The past few days have kept us busy with company visits and cultural lessons. During our visit to global shipping giant Maersk, we found out about how the company has integrated the concept of shared values into their business model. My professors have taken W&L students to visit Maersk before, so the staff provided an update on the company’s progress since the university’s last visit. I thought it was fascinating to learn that Maersk costumers value reliability over speed when it comes to cargo delivery. The session ended with a creative mind-mapping exercise, which was very entertaining to watch!
Other visits this week included the new office of pharmaceutical company Novo Nordisk. It is amazing how something as small as a molecule inspired the building’s design. The building also has many sustainable features, which is fitting, considering that Novo Nordisk is a leader in CSR reporting. The media always portrays pharmaceutical firms as profit-oriented organizations, so we were pleasantly surprised to learn Novo Nordisk has committed to finding a cure for diabetes and making the treatment accessible to all.
Our last visit this week brought us to the Confederation of Danish Industries, where we learned how the organization promotes CSR by working with both the government and privately held companies. This was the first time we talked about the CSR strategies employed by small firms, and it served as a good contrast to all the larger companies we have studied so far.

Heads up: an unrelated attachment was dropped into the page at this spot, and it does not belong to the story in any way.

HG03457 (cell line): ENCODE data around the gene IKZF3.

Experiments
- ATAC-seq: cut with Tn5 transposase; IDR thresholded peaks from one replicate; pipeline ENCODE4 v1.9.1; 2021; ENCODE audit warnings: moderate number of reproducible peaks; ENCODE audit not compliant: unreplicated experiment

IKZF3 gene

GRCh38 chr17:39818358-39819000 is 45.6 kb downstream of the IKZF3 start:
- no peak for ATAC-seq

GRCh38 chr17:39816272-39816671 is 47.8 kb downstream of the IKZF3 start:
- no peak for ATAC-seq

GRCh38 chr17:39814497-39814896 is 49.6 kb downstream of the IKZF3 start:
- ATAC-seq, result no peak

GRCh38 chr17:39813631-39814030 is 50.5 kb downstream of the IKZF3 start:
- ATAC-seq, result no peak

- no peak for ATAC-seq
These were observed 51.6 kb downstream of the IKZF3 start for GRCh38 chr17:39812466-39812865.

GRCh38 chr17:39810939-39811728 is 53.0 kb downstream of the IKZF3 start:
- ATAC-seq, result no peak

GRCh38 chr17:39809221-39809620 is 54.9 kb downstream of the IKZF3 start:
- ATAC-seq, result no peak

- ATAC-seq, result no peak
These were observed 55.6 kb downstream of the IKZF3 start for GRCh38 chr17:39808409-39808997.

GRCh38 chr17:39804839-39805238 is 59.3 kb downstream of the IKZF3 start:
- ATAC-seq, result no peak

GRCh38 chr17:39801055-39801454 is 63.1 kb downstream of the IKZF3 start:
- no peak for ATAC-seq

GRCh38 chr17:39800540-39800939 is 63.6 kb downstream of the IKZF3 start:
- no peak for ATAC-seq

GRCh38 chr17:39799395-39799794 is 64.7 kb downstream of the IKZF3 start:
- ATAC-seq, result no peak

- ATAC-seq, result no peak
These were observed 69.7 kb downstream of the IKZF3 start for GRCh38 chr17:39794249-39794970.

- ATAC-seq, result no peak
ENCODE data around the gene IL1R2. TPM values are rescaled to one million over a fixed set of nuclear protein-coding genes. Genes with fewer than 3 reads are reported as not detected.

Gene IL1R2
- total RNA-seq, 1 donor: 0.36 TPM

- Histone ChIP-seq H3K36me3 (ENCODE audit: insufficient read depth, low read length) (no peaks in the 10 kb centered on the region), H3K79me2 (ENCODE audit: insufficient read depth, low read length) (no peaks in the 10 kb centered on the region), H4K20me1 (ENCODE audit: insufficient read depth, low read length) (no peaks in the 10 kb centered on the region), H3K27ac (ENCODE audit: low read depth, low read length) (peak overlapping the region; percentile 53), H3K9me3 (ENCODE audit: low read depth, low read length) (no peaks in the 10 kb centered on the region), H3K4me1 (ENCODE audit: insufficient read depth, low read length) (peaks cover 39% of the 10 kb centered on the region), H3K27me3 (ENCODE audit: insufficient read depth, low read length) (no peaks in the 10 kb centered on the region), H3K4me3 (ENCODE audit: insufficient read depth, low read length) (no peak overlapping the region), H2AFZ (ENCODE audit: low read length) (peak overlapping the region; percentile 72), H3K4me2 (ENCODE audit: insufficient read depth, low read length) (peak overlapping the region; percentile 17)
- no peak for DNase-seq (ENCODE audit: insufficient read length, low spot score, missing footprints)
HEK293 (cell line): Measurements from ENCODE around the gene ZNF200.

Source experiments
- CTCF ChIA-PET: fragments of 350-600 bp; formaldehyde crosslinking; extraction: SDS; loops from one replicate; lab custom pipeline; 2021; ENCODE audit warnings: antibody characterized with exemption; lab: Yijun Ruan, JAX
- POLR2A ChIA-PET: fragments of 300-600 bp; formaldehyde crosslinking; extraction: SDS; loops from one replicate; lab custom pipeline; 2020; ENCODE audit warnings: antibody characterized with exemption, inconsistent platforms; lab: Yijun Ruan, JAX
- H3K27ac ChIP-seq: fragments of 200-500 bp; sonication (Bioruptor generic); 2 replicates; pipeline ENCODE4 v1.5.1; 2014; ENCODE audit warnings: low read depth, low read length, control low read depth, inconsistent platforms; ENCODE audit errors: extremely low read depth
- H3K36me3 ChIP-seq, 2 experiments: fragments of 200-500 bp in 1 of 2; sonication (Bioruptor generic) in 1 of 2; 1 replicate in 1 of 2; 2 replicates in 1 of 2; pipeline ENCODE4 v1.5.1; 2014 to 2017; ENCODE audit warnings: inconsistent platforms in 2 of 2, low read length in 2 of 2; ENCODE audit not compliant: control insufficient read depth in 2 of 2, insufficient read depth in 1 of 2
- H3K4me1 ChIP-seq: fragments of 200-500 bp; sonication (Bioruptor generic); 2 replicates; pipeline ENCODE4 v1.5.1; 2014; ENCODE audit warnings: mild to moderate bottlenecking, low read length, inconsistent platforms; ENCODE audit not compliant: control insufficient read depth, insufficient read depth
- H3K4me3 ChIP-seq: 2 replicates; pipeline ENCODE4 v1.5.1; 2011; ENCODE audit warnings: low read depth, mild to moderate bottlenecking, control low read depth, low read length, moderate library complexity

Most of us agree that one of the highlights of this week has been the dinners with Danish families. We’ve been served delicious meals of traditional Danish cuisine, such as Smørrebrød, which are open-faced sandwiches. It’s definitely been nice to enjoy amazing home cooked meals after months of eating in W&L’s D-Hall. Our hosts have also given us the names of trendy restaurants and cafes in Copenhagen to try.
At the end of this week, we got to enjoy a couple days of sightseeing. We saw Frederiksborg Palace, a palace so luxurious that it was too expensive for the king to live in regularly, and Kronborg Castle, which is where Hamlet took place. Did you know that a castle was for defense and fortification while a palace was a place for royalty to live? Or that most landmarks in Denmark have burned down at least once? We learned quite a few fun facts on our outings.
We’ve also learned that there is such a thing as too much ice cream! The class visited an ice cream shop outside of central Copenhagen and watched as Nate decided to take on the Lydolph (multiple scoops of ice cream in a cone, topped with incredible amounts of soft serve and then a topping of your choice). You’ll have you ask him if he was successful in his endeavor!